Welcome to the all-new Vetlearn

  • Vetlearn is getting a new home. Starting this fall,
    Vetlearn becomes part of the NAVC VetFolio family.

    You'll have access to the entire Compendium and
    Veterinary Technician archives and get to explore
    even more ways to learn and earn CE by becoming
    a VetFolio subscriber. Subscriber benefits:
  • Over 500 hours of interactive CE Videos
  • An engaging new Community for tough cases
    and networking
  • Three years of NAVC Conference Proceedings
  • All-new articles (CE and other topics) for the entire
    healthcare team

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  • Registration for new subscribers will open in September 2014!
  • Watch for additional exciting news coming soon!
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Care Guide

About Care Guides[x] These care guides are written to help your clients understand common conditions, tests, and procedures, as well as to provide basic information about pet care. They are based on the most up-to-date, documented information, recommendations, and guidelines available in the United States at the time of writing. Pharmaceutical product licensing, availability, and usage recommendations are based on US product information. Use the Download Handout button to generate a PDF for printing or e-mailing to your clients.

Feline Hypervocalization

    • Excessive vocalization is called hypervocalization.
    • If you think that your cat might be hypervocalizing because of pain, take him or her to your veterinarian.
    • The most common reason that cats hypervocalize is that they have learned that it helps them get what they want.

    Most cat owners appreciate some vocalization—meowing, purring, etc.—from their cats. The many sounds that cats make help us communicate with them by telling us what they like, dislike, want, and need. However, some cats vocalize excessively, which can become annoying to owners. Excessive vocalization is called hypervocalization.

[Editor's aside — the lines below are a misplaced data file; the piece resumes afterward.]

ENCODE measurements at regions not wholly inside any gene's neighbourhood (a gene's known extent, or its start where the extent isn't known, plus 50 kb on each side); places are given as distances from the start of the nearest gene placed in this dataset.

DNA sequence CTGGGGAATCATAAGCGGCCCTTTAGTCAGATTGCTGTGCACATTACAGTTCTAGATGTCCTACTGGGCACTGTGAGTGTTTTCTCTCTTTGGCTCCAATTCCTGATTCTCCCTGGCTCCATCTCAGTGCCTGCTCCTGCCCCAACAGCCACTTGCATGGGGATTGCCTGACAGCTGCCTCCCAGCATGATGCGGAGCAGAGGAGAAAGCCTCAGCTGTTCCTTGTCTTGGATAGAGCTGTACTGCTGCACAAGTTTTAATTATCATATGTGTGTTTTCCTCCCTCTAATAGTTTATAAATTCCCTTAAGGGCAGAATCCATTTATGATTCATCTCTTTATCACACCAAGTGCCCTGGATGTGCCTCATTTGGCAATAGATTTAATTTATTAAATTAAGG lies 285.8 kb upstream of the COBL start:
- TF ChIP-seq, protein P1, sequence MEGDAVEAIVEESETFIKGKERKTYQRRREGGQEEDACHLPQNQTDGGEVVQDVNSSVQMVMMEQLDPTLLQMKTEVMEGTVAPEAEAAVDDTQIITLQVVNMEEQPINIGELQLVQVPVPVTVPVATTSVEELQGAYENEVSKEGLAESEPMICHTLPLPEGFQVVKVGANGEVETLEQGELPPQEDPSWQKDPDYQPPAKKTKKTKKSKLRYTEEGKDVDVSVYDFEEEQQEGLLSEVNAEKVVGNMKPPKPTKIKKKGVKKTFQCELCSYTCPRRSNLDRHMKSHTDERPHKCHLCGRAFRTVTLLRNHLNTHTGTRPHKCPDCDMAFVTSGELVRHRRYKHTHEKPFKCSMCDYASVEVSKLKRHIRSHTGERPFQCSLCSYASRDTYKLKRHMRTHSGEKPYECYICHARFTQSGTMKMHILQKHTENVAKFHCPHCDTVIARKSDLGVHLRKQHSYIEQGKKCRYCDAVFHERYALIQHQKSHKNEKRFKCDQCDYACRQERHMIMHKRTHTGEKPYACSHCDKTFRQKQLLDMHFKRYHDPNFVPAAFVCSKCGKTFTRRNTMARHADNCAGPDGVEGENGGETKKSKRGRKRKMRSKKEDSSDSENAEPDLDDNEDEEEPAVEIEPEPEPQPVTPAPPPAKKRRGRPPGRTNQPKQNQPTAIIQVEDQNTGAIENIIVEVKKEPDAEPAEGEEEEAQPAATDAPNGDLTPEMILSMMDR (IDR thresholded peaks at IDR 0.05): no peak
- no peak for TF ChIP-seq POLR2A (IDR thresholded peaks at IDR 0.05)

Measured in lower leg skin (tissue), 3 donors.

Siamese cats and other Asian breeds known for being talkative usually can’t be trained to be quieter. Other cats hypervocalize for various reasons. Some cats hypervocalize when they’re in pain. If you think that your cat might be hypervocalizing because of pain, take him or her to your veterinarian.

    The most common reason that cats hypervocalize is that they have learned that it helps them get what they want, whether it is to be let outside, fed, or petted. These hypervocalizers know that their owner will give in for some peace and quiet. Once the owner gives in, even if it takes half an hour, the cat learns that vocalizing works. The only way to reduce this type of hypervocalization is to ignore it and not reward it. You might have to wear earplugs or confine your cat to a room—whatever it takes to avoid giving in to your cat’s unwanted attention-seeking behavior. In addition, when you think that your cat is about to begin vocalizing, distract him or her with an interactive toy before the vocalizing begins. The interactive session with your cat will probably give him or her some much-needed mental and physical activity. At the end of the session, feed your cat or allow him or her to take a nap. In addition to being a distraction, interactive sessions can reduce hypervocalization caused by a lack of stimulation.

    Cats may also hypervocalize as they become older and their senses decline. A common time for this type of hypervocalizing is when the house is dark at night. If your senior cat starts to  hypervocalize, take him or her to your veterinarian to ensure that he or she is not in pain. If your cat hypervocalizes at night, call out to him or her to help your cat find you. It might help to confine your cat to your room at night.